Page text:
gist(1) – upload code to https://gist.github.com
The gist gem provides a
gist command that you can use from your terminal to
upload content to https://gist.github.com/.
If you have ruby installed:
gem install gist
If you’re using Bundler:
source :rubygems gem 'gist'
For OS X, gist lives in Homebrew
brew install gist
To upload the contents of
Upload multiple files:
gist a b c gist *.rb
By default it reads from STDIN, and you can set a filename with
gist -f test.rb <a.rb
Alternatively, you can just paste from the clipboard:
-p to make the gist private:
gist -p a.rb
-d to add a description:
gist -d "Random rbx bug" a.rb
You can update existing gists with
gist lib/gist.rb bin/gist -u 42f2c239d2eb57299408
If you’d like to copy the resulting URL to your clipboard, use
gist -c <a.rb
If you’d like to copy the resulting embeddable URL to your clipboard, use
gist -e <a.rb
And you can just ask gist to open a browser window directly with
gist -o <a.rb
gist --help for more detail.
If you want to associate your gists with your GitHub account, you need to login with gist. It doesn’t store your username and password, it just uses them to get an OAuth2 token (with the “gist” permission).
gist --login Obtaining OAuth2 access_token from github. GitHub username: ConradIrwin GitHub password: 2-factor auth code: Success! https://github.com/settings/applications
You can read the 2-factor auth code from an sms or the authentification app, depending on how you set your account up.
Note: 2-factor authentication just appeared recently, so if you run into errors, update the gist gem.
gem update gist
This token is stored in
~/.gist and used for all future gisting. If you need to
you can revoke it from https://github.com/settings/applications, or just delete the
file. If you need to store tokens for both github.com and a Github Enterprise instance
you can save your Github Enterprise token in
“github.example.com” is the URL for your Github Enterprise instance.
After you’ve done this, you can still upload gists anonymously with
gist -a a.rb
You can also use Gist as a library from inside your ruby code:
Gist.gist("Look.at(:my => 'awesome').code")
If you need more advanced features you can also pass:
:access_tokento authenticate using OAuth2 (default is `File.read(“~/.gist”)).
:filenameto change the syntax highlighting (default is
:publicif you want your gist to have a guessable url.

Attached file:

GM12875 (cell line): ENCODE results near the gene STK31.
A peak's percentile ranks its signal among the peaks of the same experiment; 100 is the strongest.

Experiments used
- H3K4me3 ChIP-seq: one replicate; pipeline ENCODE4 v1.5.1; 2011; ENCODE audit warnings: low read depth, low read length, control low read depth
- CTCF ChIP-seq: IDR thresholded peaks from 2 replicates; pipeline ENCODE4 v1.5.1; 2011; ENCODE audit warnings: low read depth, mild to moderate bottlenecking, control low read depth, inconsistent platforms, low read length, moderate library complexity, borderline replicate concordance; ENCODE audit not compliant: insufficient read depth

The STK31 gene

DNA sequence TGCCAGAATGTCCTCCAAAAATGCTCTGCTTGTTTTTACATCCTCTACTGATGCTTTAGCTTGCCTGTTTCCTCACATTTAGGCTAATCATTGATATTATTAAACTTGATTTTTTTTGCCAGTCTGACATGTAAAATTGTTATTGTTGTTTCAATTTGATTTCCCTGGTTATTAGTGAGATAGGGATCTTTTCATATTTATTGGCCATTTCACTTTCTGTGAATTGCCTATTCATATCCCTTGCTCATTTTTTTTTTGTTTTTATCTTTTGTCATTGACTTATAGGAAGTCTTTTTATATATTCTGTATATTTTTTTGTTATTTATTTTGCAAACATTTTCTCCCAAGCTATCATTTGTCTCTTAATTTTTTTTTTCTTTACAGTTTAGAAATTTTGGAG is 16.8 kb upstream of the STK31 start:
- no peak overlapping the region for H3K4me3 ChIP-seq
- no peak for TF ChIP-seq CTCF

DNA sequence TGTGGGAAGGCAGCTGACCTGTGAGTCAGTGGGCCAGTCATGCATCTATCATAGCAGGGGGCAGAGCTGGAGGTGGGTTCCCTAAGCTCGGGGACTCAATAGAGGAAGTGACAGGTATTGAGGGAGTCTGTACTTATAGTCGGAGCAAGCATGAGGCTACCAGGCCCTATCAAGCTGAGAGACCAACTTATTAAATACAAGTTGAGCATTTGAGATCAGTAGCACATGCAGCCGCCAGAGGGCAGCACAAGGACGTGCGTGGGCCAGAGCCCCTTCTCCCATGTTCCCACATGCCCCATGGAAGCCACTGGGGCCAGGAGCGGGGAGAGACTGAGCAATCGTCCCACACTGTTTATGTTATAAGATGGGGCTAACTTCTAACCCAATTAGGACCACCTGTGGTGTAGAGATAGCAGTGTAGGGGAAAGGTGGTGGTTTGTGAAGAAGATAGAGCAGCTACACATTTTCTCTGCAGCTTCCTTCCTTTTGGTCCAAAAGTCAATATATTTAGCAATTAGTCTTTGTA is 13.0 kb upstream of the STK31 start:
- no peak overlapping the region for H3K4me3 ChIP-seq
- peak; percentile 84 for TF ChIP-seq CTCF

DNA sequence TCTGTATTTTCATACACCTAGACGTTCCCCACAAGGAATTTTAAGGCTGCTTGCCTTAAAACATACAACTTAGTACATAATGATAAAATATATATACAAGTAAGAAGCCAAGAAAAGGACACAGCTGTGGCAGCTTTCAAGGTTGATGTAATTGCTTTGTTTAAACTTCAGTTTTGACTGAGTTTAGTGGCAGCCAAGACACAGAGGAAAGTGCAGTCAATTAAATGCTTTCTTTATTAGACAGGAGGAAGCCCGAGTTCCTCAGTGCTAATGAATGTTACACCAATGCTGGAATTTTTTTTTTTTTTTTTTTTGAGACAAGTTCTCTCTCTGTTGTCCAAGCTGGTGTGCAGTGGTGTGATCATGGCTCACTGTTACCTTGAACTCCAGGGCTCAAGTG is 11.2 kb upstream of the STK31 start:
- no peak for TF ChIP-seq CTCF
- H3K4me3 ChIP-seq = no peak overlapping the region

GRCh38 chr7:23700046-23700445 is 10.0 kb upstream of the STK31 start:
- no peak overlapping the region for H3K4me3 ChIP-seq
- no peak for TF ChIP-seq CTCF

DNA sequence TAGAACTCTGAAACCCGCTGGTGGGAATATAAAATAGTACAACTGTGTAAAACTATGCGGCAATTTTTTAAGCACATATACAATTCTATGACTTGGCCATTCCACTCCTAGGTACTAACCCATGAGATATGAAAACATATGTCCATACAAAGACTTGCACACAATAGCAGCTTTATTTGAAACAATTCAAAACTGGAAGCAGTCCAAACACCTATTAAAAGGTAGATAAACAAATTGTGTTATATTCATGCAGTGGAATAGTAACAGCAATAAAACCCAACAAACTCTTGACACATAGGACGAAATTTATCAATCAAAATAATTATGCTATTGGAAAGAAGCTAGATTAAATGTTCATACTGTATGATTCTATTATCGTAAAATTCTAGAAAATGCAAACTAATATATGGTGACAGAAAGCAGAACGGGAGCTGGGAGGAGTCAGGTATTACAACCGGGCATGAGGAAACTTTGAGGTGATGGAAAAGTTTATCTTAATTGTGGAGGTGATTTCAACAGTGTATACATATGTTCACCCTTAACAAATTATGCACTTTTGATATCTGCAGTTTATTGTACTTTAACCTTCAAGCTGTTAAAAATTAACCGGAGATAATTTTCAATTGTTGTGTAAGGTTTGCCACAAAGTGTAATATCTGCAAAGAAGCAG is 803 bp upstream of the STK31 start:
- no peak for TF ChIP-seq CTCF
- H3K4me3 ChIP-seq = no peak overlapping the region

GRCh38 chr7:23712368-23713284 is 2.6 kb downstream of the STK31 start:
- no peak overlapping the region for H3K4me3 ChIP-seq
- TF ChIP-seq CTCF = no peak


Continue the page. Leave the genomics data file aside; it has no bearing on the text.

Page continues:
:descriptionto add a description to your gist.
:updateto update an existing gist (can be a URL or an id).
:anonymousto submit an anonymous gist (default is false).
:copyto copy the resulting URL to the clipboard (default is false).
:opento open the resulting URL in a browser (default is false).
NOTE: The access_token must have the “gist” scope.
If you want to upload multiple files in the same gist, you can:
Gist.multi_gist("a.rb" => "Foo.bar", "a.py" => "Foo.bar")
If you’d rather use gist’s builtin access_token, then you can force the user to obtain one by calling:
This will take them through the process of obtaining an OAuth2 token, and storing it
~/.gist, where it can later be read by
If you’d like
gist to use your locally installed GitHub Enterprise,
you need to export the
GITHUB_URL environment variable in your
Once you’ve done this and restarted your terminal (or run
source ~/.bashrc), gist will
automatically use github enterprise instead of the public github.com
If you’d like
-c to be the default when you use the gist executable, add an
alias to your
~/.bashrc (or equivalent). For example:
alias gist='gist -c'
If you’d prefer gist to open a different browser, then you can export the BROWSER environment variable:
If clipboard or browser integration don’t work on your platform, please file a bug or (more ideally) a pull request.
If you need to use an HTTP proxy to access the internet, export the
http_proxy environment variable and gist will use it.
Thanks to @defunkt and @indirect for writing and maintaining versions 1 through 3. Thanks to @rking and @ConradIrwin for maintaining version 4.
Licensed under the MIT license. Bug-reports, and pull requests are welcome.